Wednesday, June 26, 2013

Push, pull and grin

After nearly a six year hiatus I hit the weights. And I found myself as my own client. "Slow, and with purpose."  "Concentrate on every millimeter of movement." "Push/pull equally; don't get sloppy."

As a personal trainer with a background in physiology and kinesiology, most of my clients were older or with 'special needs' (post-physical therapy, athletes, etc). I provided instruction, demonstration, supervision, education, and discipline. Although I was a powerlifter, I did not train my clients as one, except for one client that was also a competitive powerlifter. Each person is different and requires their own tailored program. Now I am my own client; older and with special needs.

With an accumulation of broken bones (both ankles and pelvis), permanently dislocated collar bone, herniated disks, arthritis, old sprains, and muscle loss, my younger trainer self stands in front of me reminding me how to move with purpose and concentration, with focus, and with cues. "Place finger on your left abdominal muscles to feel recruitment." ( a form of biofeedback) "Push evenly with both legs, slower on the descent, concentrate on that left quad." (Old nerve impingement) "Arms and hands level with shoulders and keep those shoulders back against that pad!" (Avoid pronation of shoulders) "Yes, ma'am'" I found myself saying. 

I can feel the stress and stimulation in my muscles and joints. 'Remember this, you tissues?' I can also feel increased circulation in my low back joints. The chronic pain has been subdued. But I know what is coming tomorrow: DOMS (delayed-onset muscle soreness). And I'll do a light whole body set, stretch to reduce the soreness (repeated bout effect). And repeat in days to come. I'm on a roll, one I should never have stopped.

It feels good to be home inside me again.

Sunday, June 09, 2013

Bears in wolf clothing

Reported in May 23' 2013' issue of Nature journal:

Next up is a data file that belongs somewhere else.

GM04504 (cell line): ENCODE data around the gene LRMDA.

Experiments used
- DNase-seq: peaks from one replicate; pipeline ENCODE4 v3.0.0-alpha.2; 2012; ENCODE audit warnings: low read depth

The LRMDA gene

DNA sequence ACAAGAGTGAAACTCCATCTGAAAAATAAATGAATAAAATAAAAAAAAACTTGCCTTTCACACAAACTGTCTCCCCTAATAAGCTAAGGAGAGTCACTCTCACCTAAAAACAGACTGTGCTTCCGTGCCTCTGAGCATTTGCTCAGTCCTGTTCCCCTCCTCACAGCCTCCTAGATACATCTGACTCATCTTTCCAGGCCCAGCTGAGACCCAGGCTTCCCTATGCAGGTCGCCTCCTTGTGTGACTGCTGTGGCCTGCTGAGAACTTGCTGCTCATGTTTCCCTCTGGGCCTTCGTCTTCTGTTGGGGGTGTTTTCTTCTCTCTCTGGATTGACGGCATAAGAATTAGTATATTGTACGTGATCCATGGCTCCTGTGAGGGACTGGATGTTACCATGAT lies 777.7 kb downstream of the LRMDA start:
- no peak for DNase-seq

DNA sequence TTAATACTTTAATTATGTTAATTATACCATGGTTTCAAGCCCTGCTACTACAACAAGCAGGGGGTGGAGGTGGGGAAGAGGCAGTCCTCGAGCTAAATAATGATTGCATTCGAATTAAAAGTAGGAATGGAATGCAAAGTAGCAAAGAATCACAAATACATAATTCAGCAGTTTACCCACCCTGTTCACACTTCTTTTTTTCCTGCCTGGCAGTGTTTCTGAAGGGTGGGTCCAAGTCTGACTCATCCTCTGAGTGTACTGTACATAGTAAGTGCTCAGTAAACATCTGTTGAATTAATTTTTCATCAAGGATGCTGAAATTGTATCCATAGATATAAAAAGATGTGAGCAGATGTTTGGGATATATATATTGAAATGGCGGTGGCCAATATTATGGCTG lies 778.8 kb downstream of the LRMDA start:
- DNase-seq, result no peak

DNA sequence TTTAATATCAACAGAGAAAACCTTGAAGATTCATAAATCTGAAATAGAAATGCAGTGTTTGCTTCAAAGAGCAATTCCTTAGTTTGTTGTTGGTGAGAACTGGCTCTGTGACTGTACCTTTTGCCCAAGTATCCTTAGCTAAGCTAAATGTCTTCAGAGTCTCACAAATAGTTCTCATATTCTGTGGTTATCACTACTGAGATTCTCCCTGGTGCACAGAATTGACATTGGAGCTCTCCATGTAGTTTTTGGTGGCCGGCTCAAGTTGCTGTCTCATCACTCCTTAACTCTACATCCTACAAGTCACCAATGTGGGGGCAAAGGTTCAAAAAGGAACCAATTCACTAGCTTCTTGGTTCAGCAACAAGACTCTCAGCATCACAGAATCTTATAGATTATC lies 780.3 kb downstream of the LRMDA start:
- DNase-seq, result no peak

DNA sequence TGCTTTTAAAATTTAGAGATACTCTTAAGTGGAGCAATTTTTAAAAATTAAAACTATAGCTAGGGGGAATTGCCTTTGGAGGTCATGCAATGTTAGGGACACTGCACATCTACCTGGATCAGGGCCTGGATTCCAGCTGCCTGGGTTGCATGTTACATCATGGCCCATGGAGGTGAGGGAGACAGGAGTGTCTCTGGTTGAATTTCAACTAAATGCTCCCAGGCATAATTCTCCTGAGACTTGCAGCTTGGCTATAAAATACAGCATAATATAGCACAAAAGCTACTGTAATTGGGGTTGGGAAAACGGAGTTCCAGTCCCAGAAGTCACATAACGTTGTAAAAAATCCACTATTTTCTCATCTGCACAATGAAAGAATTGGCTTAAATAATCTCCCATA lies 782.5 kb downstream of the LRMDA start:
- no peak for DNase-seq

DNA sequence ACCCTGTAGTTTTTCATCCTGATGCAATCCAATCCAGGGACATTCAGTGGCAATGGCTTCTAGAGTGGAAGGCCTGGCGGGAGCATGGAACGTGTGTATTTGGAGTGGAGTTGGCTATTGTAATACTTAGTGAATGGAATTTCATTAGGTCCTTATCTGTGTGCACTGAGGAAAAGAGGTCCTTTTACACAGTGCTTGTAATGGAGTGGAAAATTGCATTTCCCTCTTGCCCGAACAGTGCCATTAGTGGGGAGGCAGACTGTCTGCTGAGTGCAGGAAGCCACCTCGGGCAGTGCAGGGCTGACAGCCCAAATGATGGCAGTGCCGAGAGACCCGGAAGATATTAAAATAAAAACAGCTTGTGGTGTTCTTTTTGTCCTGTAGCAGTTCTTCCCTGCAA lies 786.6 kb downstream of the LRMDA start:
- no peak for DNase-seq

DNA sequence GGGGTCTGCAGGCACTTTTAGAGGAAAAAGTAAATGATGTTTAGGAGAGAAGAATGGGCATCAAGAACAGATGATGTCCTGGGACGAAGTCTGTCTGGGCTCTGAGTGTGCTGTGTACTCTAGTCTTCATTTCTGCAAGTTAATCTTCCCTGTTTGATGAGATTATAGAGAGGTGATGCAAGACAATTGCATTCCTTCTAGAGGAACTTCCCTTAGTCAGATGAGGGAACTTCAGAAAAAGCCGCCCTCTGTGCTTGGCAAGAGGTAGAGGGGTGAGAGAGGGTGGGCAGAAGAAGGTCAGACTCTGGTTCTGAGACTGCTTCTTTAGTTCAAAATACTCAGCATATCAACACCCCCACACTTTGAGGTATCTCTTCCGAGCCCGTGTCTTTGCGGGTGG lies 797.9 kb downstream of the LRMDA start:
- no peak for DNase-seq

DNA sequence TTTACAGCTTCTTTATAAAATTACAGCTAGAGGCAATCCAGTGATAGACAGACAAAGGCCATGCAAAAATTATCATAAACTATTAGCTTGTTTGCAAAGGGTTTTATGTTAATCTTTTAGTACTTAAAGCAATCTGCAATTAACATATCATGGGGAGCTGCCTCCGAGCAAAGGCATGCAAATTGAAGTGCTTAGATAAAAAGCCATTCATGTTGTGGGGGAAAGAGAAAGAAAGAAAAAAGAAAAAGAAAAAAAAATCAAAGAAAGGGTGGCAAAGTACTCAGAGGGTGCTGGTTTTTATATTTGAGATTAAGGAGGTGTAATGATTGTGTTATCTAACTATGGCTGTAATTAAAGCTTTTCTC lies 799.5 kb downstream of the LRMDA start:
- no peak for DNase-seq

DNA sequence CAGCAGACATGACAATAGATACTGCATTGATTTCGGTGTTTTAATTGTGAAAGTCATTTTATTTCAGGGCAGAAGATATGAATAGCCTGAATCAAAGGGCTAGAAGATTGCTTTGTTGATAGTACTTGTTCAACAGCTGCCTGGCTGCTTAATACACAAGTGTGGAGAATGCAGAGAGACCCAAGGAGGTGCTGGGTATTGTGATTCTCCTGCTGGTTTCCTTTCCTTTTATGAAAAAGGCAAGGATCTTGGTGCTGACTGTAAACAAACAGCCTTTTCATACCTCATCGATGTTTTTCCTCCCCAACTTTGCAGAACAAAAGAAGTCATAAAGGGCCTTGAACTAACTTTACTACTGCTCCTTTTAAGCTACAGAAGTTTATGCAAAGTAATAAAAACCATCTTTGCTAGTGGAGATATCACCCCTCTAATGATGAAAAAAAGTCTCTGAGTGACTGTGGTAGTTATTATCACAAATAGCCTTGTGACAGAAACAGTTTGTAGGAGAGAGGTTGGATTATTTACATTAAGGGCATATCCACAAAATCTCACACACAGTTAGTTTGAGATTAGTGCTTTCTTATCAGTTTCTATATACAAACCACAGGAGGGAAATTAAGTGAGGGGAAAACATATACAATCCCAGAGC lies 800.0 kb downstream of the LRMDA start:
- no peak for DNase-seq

Hot topic, scalding hot, is the observed decrease in elk population in Yellowstone Nation Park. "It's those damned wolves!!!" Wolves, the ancient scapegoat for everything. Let's look underneath the wolf clothing.

In an attempt to 'reclaim' the trout population in the park lakes, 'humans' (clarification of which humans are not mentioned in the report) restocked the lakes with lake trout. Instead of the native trout. A detail missing from the original ecological assessment was that the lake trout spawn on the bottom of the lakes, unlike the natives, which do not. The introduced non-native fish are unable to be harvested by grizzly bears. Since fish are a major dietary source for grizzlies, the bears look for alternative food sources. Elk calves.

A research team in Wyoming estimated that this dietary shift accounts for as much as 11 percent reduction in the elk population, even elk that winter outside the park. "The decline of these elk is often blamed, perhaps erroneously, on the reintroduction of wolves."

But we do so love our scapegoats, don't we?

Wednesday, March 27, 2013

Which came first: obese chicken or its obese microflora?

Which came first: The obese chicken or its obese microbiota? « Nothing in Biology Makes Sense!

Good summary of a recently published paper on how our gut microflora influences metabolism of the entire organism. Most people tend to think of the gut simply as a container to periodically fill and empty. Only until recent years has science demonstrated that our gut is an organ actively involved in our entire physiology, including communication with the brain and immune system. In fact, just as our body fat is an endocrine organ, the gut is also involved in our endocrine system, including inflammation.

While we consciously or subconsciously interact with thousands of environment components on a daily basis, our gut contains another environment, the microflora, which interacts in ways we are unaware of. Part of that is comprised of what we swallow, sometimes microbes that hitch a ride on food we eat or drink. But that is why we have such a complex environment inside our gut. Hordes of 'good' bacteria often battle with 'bad' bacteria, and sometimes the latter may win. We usually become aware of those battle victories. Others are minor skirmishes that go unnoticed.

It is the chronic battles that alert the big army of our defenses, the immune system. And when the balance is continually upset, the rest of the body responds and other systems may malfunction.

Although epidemiological studies have suggested that some enteric bacteria are associated with obesity and chronic inflammation, the authors of this study demonstrated that a specific bacteria strain causes obesity. (Remember that association is not proof of causation.) However, a limitation of this study is the model: gnotobiotic (aka germ-free) mice. Regardless, it is a logical progression from in vitro models to study interactions of the gut microflora and metabolism. But we have more work to do on this.

My comments submitted on the website's post: